|Year : 2019 | Volume
| Issue : 2 | Page : 127-133
In vitro screening for antioxidant and antimicrobial properties of three lebanese medicinal plants crude extracts
Josiane Alhage, Hoda Elbitar
AZM Centre for Research in Biotechnology and Its Applications, Laboratory of Applied Biotechnology for Biomolecules, Biotherapy and Bioprocess, Lebanese University, Tripoli, Lebanon
|Date of Web Publication||16-Apr-2019|
Dr. Hoda Elbitar
AZM Centre for Research in Biotechnology and Its Applications, Laboratory of Applied Biotechnology for Biomolecules, Biotherapy and Bioprocess, Lebanese University, El Mitein Street, Tripoli
Source of Support: None, Conflict of Interest: None
| Abstract|| |
Background: Despite its small geographic area, Lebanon is characterized by a natural wealth in medicinal plants. Lebanese flora has about 2600 species, where >100 are endemic and are used in traditional medicine for their therapeutic effects. Objective: To evaluate the antioxidant and antimicrobial activities of dichloromethane, methanol, and aqueous crude extracts of three Lebanese medicinal plants: Geranium robertianum, Asphodelus microcarpus, and Alcea setosa. Materials and Methods: The antioxidant activity of different crude extracts was determined using the free radical, 1,1-diphenyl-2-picrylhydrazyl. Antimicrobial activity was evaluated in a plate-hole diffusion assay against two Gram-negative (Pseudomonas aeruginosa and Escherichia coli) bacterial strains, one Gram-positive (Staphylococcus aureus) bacterial strain, and a fungal strain (Candida albicans). Results: Methanol and aqueous extracts of G. robertianum possessed high scavenging activity (Radical scavenging activity (RSA) >85%) at 0.3 mg/mL followed by the extracts of A. microcarpus which showed a moderate activity. G. robertianum extracts exhibited good inhibition diameters against S. aureus growth. Conclusion: Obtained results give an overall view on the bioactivities of three Lebanese medicinal plants crude extracts.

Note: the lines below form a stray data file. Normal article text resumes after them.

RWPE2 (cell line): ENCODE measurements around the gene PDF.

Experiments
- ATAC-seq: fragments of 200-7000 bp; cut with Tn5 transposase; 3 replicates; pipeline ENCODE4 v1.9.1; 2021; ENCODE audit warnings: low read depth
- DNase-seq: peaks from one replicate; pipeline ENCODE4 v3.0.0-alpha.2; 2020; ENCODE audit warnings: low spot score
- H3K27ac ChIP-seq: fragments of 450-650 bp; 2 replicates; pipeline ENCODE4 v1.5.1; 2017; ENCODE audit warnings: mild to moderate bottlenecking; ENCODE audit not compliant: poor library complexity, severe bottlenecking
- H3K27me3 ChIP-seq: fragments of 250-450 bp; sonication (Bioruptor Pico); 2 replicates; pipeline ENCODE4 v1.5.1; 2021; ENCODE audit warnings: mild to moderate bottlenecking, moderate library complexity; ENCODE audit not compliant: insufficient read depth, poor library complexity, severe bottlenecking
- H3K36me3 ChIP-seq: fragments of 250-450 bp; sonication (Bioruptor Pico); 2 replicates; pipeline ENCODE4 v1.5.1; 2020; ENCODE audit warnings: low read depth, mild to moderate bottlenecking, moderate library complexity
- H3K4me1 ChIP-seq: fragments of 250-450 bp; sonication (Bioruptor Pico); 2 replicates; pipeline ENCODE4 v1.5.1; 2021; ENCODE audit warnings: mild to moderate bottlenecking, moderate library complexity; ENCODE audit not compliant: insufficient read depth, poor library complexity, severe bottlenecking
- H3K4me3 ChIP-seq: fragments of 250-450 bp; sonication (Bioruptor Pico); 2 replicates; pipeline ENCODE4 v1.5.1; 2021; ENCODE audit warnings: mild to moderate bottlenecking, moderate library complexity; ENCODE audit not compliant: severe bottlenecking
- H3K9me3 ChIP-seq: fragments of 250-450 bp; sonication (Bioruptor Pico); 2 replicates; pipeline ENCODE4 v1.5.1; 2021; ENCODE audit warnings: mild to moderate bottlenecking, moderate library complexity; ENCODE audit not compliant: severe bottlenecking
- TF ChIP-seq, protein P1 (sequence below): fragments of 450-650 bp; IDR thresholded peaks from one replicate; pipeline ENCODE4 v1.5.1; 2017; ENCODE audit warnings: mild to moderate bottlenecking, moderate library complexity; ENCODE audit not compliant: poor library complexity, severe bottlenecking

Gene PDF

Keywords: Alcea setosa, antimicrobial activity, antioxidant activity, Asphodelus microcarpus, crude extracts, Geranium robertianum
|How to cite this article:|
Alhage J, Elbitar H. In vitro screening for antioxidant and antimicrobial properties of three lebanese medicinal plants crude extracts. Phcog Res 2019;11:127-33
|How to cite this URL:|
Alhage J, Elbitar H. In vitro screening for antioxidant and antimicrobial properties of three lebanese medicinal plants crude extracts. Phcog Res [serial online] 2019 [cited 2020 Aug 4];11:127-33. Available from: http://www.phcogres.com/text.asp?2019/11/2/127/256298
- Geranium robertianum methanol and aqueous extracts possess a good ability to scavenge the free radical 2,2-diphenyl-2-picrylhydrazyl
- The best activity was observed by G. robertianum roots methanol extract which possessed an inhibition of 97% of the radical at 0.3 mg/mL
- Asphodelus microcarpus extracts possessed a dose-dependent efficacy where potent activities were shown at high concentration
- Alcea setosa extracts revealed weak antioxidant activity
- G. robertianum dichloromethane extracts displayed good antimicrobial effect against Staphylococcus aureus
- A. microcarpus and A. setosa extracts did not display significant growth inhibition against the tested strains
- Further studies are required to identify the agent responsible for the activity of the active extracts.
Abbreviations Used: DPPH: 2,2-Diphenyl-1-picrylhydrazyl; CFU: Colony-forming unit; DMSO: Dimethyl sulfoxide; IZ: Inhibition zone; CH2Cl2:Dichloromethane; CH3OH: Methanol; H2O: Water.
| Introduction|| |